I saw a wolf spider the other day (Pardosa amentata) dashing about with her egg sac beneath her. As it was a warm sunny day, she was particularly fast so I was unable to take a photograph. However, I did notice that she had two bright red lumps on her abdomen. I had never seen this before, and reasoned that it must be some sort of parasite that was living on her or had laid some eggs. There are species of wasp that target spiders, but they tend to subdue the spider before laying eggs to incapacitate it whilst keeping it fresh ready for its young. The spider I saw was certainly not subdued! I could not find anything on the internet about any vibrant red parasite that attacked spiders in the UK. Every google search with any combination of “red”, “spider” and “mite” landed me on an article about the unrelated “red spider mites”!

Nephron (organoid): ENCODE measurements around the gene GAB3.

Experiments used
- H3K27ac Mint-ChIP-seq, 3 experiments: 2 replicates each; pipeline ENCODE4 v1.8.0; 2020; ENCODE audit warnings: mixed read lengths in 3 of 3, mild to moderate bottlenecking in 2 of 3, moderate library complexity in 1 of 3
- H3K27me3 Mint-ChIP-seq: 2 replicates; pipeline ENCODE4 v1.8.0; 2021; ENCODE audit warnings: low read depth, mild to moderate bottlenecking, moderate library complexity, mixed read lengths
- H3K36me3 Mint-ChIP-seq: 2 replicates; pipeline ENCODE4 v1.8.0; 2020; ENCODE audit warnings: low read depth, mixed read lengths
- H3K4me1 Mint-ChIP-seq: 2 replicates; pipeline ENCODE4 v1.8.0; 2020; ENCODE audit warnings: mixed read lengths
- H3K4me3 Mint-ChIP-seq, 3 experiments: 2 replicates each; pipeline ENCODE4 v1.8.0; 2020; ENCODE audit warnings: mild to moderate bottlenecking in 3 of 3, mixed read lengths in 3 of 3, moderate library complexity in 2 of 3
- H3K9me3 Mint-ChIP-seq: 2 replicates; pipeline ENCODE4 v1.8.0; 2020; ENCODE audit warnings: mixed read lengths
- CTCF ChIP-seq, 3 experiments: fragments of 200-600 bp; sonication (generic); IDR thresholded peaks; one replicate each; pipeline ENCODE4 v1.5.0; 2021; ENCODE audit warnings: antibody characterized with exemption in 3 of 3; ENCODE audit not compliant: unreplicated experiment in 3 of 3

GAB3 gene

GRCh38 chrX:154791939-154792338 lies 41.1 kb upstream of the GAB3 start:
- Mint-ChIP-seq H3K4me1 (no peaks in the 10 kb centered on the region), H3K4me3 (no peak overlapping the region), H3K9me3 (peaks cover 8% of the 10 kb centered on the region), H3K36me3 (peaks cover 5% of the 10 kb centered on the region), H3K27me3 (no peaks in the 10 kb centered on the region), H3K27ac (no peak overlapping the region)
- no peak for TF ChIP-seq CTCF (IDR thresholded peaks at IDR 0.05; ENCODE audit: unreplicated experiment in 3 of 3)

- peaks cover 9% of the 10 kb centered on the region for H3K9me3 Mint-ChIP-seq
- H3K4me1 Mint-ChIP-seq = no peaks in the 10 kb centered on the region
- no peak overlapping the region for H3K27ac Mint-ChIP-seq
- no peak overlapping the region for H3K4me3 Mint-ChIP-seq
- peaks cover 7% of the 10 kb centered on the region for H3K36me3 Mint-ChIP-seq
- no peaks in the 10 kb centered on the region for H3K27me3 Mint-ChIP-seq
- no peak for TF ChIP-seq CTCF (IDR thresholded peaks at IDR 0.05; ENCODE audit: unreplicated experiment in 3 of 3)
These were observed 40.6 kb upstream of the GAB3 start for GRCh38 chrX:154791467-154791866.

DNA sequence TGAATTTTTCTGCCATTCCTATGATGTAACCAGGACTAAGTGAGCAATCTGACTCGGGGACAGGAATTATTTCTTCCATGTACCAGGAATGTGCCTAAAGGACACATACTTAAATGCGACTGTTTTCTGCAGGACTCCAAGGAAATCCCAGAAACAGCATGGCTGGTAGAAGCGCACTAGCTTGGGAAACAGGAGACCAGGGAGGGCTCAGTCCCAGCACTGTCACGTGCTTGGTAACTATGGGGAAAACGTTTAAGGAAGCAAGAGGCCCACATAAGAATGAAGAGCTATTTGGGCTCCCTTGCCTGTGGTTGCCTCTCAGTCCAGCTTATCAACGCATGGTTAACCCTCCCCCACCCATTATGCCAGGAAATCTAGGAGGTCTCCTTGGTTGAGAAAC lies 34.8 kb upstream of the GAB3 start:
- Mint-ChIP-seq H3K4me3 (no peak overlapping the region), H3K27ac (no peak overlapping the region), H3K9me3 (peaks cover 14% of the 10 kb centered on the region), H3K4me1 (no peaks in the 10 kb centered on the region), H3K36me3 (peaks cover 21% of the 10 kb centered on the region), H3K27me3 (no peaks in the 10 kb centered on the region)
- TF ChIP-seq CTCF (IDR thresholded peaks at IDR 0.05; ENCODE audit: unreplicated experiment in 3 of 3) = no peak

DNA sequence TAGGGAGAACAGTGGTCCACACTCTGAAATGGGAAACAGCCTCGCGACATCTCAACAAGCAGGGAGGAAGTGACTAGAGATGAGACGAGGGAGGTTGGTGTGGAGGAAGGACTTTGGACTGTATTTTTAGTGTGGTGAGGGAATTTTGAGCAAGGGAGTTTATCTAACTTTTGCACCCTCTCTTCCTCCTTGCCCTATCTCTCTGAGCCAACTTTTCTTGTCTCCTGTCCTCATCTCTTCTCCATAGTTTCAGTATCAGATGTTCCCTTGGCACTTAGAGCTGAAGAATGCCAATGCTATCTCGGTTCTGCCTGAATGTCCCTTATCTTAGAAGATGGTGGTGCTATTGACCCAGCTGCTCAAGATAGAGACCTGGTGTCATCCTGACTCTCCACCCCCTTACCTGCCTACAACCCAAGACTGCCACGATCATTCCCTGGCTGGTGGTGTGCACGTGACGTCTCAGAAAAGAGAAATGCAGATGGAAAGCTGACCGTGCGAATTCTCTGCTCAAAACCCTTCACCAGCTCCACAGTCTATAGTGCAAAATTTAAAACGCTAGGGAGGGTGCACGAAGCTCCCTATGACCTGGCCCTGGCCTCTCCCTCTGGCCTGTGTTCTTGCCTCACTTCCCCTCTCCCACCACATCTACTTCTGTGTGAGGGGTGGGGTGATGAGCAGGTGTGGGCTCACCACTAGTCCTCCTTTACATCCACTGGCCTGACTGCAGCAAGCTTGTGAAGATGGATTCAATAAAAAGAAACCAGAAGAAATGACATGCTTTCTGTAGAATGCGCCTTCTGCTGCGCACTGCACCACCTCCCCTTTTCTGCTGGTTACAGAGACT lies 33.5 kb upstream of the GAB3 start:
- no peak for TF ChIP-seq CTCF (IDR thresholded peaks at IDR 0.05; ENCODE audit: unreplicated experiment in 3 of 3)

By pure coincidence, the very next day, I saw a young garden spider (Araneus diadematus) with the very same red lumps! This spider was very small (~4 mm) so it was hard to see, but I was able to take some photographs:

I posted these images to the British Spider Identification Facebook Group, where I quickly got a lead on the parasite: Trombidium sp., most likely Trombidium holosericeum (the Red Velvet Mite). Once I had the genus that the parasite belonged to, I was finally able to discover some useful information on the internet! The UK Safari website says the larvae feed off spiders and insects before dropping off, burrowing underground, moulting and emerging as adults. It also says they do not injure their host.